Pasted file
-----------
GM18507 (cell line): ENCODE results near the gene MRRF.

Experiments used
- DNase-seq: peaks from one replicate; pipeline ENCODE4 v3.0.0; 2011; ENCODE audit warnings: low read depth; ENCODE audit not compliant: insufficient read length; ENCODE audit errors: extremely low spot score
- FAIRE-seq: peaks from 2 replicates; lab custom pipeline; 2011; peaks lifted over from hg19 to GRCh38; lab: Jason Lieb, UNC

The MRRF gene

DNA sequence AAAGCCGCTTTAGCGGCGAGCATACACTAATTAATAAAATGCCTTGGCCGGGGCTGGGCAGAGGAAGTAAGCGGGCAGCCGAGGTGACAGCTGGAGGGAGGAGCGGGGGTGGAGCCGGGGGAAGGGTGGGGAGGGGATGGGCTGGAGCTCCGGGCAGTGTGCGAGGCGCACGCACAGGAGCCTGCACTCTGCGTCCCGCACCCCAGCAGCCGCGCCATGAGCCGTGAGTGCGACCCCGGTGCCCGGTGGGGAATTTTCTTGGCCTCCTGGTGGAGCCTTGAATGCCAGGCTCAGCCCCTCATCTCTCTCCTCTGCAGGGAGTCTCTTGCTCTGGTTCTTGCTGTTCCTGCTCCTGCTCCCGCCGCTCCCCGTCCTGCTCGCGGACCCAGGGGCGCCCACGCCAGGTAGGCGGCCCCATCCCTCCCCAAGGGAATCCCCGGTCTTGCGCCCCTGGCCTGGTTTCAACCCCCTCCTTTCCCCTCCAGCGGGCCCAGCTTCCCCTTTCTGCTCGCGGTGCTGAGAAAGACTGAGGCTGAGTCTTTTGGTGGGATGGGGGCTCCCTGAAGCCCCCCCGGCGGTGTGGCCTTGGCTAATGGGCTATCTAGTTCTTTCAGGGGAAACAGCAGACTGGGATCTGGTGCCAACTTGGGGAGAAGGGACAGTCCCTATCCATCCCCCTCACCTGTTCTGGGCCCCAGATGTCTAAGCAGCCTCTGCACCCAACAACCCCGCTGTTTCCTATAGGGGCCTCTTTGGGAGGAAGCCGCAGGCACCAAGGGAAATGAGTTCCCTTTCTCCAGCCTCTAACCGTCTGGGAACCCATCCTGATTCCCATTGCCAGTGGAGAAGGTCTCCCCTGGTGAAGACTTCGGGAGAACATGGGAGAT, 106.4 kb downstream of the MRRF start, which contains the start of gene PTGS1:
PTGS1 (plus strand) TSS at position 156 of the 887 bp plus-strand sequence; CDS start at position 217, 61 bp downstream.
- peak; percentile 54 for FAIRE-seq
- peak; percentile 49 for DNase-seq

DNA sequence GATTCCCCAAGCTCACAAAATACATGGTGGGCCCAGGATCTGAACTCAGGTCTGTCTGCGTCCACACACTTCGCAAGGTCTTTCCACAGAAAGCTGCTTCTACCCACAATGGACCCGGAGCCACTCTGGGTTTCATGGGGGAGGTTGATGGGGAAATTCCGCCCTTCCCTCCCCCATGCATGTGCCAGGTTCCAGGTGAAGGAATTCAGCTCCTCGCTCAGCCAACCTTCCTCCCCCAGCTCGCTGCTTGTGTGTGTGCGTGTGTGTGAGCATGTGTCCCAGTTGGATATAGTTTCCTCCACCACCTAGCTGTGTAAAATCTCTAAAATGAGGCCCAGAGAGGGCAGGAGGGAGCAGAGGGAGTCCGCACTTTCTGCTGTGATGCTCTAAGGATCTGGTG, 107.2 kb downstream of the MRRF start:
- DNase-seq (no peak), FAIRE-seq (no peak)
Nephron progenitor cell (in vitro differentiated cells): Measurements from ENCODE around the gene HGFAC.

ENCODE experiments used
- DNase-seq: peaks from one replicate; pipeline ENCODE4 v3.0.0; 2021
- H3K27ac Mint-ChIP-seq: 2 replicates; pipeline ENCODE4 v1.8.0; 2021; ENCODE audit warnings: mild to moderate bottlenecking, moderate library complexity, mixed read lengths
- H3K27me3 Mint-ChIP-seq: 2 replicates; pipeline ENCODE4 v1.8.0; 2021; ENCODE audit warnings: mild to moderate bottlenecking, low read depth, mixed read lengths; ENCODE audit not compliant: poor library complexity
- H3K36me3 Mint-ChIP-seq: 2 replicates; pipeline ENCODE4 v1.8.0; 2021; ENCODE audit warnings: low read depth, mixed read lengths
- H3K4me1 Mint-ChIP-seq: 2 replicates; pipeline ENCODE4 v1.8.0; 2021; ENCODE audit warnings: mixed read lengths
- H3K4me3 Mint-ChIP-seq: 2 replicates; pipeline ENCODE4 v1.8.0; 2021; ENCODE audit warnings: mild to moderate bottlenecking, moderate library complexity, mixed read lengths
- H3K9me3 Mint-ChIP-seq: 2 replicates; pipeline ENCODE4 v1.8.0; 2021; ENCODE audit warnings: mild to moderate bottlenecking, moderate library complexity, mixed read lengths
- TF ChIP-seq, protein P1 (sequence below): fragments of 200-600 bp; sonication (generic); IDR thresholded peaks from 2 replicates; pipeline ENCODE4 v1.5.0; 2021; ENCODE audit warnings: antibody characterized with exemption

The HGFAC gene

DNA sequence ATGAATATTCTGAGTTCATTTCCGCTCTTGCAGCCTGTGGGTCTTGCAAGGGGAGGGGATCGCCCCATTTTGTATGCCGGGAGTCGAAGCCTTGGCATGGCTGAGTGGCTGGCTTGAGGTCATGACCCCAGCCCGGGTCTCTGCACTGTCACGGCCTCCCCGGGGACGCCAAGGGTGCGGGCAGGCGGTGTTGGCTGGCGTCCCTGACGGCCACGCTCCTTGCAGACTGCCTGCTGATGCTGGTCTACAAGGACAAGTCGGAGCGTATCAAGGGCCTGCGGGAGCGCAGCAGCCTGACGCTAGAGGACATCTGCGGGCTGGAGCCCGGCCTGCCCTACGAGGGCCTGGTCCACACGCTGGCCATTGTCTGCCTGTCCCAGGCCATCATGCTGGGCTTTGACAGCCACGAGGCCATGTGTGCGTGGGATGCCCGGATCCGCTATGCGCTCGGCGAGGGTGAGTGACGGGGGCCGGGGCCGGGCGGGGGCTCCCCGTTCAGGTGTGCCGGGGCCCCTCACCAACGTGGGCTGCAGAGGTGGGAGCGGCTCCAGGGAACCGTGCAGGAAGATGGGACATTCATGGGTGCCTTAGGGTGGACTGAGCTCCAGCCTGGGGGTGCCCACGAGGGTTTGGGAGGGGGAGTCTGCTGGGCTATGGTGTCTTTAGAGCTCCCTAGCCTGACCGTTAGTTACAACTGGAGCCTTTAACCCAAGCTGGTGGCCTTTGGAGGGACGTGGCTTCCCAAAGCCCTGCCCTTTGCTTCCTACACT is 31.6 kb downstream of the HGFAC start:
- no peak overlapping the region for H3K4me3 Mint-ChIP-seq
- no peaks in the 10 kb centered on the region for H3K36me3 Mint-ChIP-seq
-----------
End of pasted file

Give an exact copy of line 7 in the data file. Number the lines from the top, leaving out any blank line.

PTGS1 (plus strand) TSS at position 156 of the 887 bp plus-strand sequence; CDS start at position 217, 61 bp downstream.